What is our role in his kingdom?

What constitutes kingdom work?

Kingdom work is a catchphrase for everything from social justice to church fund raising. But does it mean to work for the kingdom?

At the simplest level, kingdom work is doing what the king wants done.

We just need to be clear about what the king wants us to do. Is it individual piety, or getting people saved? Is it doing church work, or exposing injustice in society? Or is there no such thing as kingdom work, because the kingdom comes from God’s work, not ours? You’ll find people advocating all those positions.

How do we find out what the king wants done? The New Testament could provide some insight:

  • In the Gospels, God’s anointed ruler sent his followers to do two things:
    a) announce his kingship, and
    b) enact his kingship, by healing people who were struggling (Luke 9:1-2; 10:1, 9).
  • Acts begins with Jesus’ followers:
    a) announcing Jesus as Lord (2:36), and
    b) establishing a community that represents his reign (2:36-44).
    These are the two things they do across the known world.
  • Many Epistles have the same macro-structure:
    a) explaining the good news of God’s anointed who is now ruling (Christ Jesus is Lord), and
    b) calling us to live as the community enacting life under his kingship.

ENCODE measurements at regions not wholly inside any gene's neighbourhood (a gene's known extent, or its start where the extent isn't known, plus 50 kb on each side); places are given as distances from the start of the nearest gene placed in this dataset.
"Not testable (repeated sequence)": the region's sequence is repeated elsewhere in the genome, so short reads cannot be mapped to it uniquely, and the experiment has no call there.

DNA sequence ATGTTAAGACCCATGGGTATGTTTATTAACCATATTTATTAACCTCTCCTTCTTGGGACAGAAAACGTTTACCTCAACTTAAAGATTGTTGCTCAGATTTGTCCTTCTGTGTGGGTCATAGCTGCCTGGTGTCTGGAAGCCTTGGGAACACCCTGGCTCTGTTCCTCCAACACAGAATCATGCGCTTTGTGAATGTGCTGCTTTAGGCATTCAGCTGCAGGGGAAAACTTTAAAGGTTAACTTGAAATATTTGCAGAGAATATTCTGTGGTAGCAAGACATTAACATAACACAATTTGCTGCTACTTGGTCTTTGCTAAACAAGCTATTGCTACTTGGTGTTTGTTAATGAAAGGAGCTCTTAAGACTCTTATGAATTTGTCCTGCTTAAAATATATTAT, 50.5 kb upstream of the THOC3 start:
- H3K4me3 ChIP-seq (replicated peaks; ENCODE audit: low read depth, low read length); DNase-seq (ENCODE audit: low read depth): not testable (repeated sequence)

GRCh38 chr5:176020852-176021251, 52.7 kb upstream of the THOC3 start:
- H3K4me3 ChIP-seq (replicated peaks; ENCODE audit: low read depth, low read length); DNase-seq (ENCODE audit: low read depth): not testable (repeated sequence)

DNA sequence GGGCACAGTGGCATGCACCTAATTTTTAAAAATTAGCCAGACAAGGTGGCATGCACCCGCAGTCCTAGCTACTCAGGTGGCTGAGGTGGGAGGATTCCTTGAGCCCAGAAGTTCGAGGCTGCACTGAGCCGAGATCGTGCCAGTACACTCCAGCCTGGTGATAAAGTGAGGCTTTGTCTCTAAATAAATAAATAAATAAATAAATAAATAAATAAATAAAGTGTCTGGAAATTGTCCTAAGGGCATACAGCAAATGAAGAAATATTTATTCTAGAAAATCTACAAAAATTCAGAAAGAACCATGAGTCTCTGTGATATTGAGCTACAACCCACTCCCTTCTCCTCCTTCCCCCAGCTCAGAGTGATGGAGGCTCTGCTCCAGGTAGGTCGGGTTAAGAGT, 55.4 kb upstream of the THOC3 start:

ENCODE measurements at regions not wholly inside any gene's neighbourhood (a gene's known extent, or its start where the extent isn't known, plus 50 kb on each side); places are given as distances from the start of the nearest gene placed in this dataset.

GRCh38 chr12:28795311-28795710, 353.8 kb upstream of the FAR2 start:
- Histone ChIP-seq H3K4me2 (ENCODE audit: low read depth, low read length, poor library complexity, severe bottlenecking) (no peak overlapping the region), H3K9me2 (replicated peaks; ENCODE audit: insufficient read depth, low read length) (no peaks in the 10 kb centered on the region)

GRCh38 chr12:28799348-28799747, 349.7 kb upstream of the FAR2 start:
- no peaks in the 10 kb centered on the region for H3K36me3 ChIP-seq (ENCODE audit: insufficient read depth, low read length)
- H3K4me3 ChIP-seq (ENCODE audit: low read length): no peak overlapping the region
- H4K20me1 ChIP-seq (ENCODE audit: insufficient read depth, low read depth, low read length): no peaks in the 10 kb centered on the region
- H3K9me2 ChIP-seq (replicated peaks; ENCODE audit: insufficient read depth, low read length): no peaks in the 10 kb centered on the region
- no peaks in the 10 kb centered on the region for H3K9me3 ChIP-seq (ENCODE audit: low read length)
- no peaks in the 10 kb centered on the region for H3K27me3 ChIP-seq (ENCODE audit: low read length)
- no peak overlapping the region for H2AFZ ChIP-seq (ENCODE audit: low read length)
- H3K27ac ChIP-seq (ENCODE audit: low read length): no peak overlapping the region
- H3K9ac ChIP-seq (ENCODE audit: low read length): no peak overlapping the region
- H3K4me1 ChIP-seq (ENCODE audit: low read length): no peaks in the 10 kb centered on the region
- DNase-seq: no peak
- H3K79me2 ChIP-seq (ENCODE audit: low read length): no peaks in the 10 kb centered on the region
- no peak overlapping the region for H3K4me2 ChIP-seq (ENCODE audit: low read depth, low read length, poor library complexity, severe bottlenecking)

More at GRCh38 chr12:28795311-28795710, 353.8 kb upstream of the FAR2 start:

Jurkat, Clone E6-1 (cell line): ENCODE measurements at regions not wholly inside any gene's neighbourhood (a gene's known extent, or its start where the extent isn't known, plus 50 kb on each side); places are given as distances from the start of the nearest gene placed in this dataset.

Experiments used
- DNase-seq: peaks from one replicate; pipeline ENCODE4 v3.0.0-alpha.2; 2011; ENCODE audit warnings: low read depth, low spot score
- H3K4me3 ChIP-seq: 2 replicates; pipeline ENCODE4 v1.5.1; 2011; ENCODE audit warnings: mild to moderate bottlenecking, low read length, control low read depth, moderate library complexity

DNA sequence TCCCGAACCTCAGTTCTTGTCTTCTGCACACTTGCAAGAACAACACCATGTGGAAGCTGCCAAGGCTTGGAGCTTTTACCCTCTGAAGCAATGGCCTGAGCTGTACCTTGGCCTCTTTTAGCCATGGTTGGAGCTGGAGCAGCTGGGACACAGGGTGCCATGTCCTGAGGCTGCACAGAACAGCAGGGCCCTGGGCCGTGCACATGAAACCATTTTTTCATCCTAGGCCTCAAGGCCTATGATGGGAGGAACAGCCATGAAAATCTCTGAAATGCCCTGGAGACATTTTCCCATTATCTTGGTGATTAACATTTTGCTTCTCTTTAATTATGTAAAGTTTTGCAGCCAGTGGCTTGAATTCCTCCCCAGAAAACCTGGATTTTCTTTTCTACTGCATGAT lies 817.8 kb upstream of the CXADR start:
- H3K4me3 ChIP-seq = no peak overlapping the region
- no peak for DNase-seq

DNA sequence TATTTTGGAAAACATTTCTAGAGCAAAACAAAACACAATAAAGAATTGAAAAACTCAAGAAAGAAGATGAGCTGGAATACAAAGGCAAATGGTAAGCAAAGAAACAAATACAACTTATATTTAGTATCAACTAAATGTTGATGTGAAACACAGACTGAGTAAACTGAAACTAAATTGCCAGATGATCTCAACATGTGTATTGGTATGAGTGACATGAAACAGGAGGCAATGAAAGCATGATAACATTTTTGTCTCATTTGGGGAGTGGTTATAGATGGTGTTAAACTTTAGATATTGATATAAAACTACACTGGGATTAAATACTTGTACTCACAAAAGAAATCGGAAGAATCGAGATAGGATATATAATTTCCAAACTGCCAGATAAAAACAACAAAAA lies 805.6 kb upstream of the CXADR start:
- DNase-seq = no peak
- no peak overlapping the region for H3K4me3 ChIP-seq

Only rarely do the Epistles ask believers to talk about Jesus. The emphasis is almost entirely on being implementing communal life under our king.

For example, Ephesians 1–3 explains the gospel of the king, followed by the “so what?”

Ephesians 4 1 I urge you to live a life worthy of the calling you have received. 2 Be completely humble and gentle; be patient, bearing with one another in love.

The rest of Ephesians calls us to live as the community under his kingship:

  • becoming a reunified humanity under the resurrected King (4:1-16)
  • developing the lifestyle of people who are being renewed (4:17 – 5:20)
  • living for each other at home and at work, just as our king gave himself for us (5:21 – 6:9)
  • serving our king in the face of oppressive powers, with nothing to keep us safe but the armour God wore when he confronted evil (6:10-23).

For us, kingdom life is primarily about being kingdom people, living as the community that embodies the life of our king on earth. Living as his community gives us the credibility to talk about our unique king, the one whose character is like no other ruler, and the story of how he became king.

So kingdom work isn’t primarily about individual piety, getting people saved, doing church work, exposing injustice in society, or sitting around waiting for Jesus to return.

More than what we do, kingdom work turns out to be more about who we are in our king:
Kingdom work is: implementing communal life under the king.


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Author: Allen Browne

Seeking to understand Jesus in the terms he chose to describe himself: son of man (his identity), and kingdom of God (his mission). Riverview Church, Perth, Western Australia

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